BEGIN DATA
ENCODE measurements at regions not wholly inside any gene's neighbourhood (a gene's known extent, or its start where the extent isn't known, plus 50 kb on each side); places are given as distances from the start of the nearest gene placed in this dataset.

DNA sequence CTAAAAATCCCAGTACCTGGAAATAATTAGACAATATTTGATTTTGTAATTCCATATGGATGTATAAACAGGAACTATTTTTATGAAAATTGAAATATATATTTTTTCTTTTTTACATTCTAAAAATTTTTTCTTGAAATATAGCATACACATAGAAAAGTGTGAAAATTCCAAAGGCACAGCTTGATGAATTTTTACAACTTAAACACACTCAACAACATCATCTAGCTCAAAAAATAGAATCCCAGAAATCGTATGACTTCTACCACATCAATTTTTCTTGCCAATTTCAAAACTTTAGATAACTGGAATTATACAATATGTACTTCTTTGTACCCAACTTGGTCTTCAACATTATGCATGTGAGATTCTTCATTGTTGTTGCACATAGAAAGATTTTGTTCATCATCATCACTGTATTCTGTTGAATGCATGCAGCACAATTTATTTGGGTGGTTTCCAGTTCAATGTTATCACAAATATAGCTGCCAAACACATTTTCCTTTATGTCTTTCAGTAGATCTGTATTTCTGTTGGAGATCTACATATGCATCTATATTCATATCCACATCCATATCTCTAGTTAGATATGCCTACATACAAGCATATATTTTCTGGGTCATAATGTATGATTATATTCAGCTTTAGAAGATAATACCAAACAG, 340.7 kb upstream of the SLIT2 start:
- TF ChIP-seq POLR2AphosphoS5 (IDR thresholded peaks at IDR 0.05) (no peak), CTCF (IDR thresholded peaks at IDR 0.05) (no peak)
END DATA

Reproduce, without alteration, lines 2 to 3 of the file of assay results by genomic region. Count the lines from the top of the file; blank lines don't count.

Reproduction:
DNA sequence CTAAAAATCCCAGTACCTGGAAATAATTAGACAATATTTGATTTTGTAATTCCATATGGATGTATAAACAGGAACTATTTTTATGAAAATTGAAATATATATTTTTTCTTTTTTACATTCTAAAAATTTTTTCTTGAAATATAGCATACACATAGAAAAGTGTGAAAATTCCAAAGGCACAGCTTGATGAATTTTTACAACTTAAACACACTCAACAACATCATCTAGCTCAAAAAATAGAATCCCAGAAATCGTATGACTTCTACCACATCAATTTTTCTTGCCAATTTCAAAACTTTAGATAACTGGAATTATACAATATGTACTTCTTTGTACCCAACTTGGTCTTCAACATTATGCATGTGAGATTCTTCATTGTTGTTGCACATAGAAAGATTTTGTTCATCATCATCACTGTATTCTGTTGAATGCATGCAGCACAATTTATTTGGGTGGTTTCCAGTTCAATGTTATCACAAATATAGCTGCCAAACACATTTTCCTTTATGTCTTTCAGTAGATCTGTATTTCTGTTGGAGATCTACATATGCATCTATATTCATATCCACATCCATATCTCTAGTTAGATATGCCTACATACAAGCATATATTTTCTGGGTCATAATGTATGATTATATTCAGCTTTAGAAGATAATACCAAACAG, 340.7 kb upstream of the SLIT2 start:
- TF ChIP-seq POLR2AphosphoS5 (IDR thresholded peaks at IDR 0.05) (no peak), CTCF (IDR thresholded peaks at IDR 0.05) (no peak)